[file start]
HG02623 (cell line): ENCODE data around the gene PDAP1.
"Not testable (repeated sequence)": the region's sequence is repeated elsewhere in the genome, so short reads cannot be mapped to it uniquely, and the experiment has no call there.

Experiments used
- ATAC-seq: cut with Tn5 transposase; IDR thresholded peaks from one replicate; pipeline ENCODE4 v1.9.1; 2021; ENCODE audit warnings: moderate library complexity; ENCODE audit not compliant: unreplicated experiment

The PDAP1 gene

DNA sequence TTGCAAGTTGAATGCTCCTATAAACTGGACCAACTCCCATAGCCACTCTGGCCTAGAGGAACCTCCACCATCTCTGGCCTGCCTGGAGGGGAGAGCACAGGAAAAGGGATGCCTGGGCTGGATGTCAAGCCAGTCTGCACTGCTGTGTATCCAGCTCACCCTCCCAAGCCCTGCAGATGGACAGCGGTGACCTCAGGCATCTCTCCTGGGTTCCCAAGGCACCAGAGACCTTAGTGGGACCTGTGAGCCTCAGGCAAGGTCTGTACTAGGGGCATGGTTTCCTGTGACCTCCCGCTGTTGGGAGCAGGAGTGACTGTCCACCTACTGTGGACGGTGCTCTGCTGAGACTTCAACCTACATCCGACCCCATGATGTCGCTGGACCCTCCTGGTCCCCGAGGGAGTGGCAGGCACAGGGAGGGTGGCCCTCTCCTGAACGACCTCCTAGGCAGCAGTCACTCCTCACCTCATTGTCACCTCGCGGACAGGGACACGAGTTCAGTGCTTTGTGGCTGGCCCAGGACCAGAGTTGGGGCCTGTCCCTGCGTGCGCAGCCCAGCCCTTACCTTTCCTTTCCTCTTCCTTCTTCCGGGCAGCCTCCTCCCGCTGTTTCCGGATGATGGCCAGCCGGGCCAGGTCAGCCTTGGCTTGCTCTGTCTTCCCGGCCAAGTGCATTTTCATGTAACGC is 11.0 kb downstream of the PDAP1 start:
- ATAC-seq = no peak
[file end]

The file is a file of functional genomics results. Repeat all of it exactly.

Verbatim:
HG02623 (cell line): ENCODE data around the gene PDAP1.
"Not testable (repeated sequence)": the region's sequence is repeated elsewhere in the genome, so short reads cannot be mapped to it uniquely, and the experiment has no call there.

Experiments used
- ATAC-seq: cut with Tn5 transposase; IDR thresholded peaks from one replicate; pipeline ENCODE4 v1.9.1; 2021; ENCODE audit warnings: moderate library complexity; ENCODE audit not compliant: unreplicated experiment

The PDAP1 gene

DNA sequence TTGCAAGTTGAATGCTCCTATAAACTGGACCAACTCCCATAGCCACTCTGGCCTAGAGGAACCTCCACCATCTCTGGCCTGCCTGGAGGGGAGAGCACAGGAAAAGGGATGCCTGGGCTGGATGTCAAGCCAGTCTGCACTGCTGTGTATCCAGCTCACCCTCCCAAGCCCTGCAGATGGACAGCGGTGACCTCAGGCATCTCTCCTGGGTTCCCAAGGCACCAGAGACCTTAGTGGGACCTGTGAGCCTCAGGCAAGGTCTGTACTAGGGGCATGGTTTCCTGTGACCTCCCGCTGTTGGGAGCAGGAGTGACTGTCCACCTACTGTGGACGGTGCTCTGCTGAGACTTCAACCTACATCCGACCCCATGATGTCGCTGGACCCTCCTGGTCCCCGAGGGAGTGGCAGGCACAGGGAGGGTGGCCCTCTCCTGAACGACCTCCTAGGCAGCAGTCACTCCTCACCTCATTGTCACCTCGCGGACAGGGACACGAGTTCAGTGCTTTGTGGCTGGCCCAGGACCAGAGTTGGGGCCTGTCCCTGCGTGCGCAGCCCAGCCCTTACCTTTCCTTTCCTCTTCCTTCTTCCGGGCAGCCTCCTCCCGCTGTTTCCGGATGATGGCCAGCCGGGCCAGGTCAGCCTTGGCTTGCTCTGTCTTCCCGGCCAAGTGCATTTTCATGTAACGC is 11.0 kb downstream of the PDAP1 start:
- ATAC-seq = no peak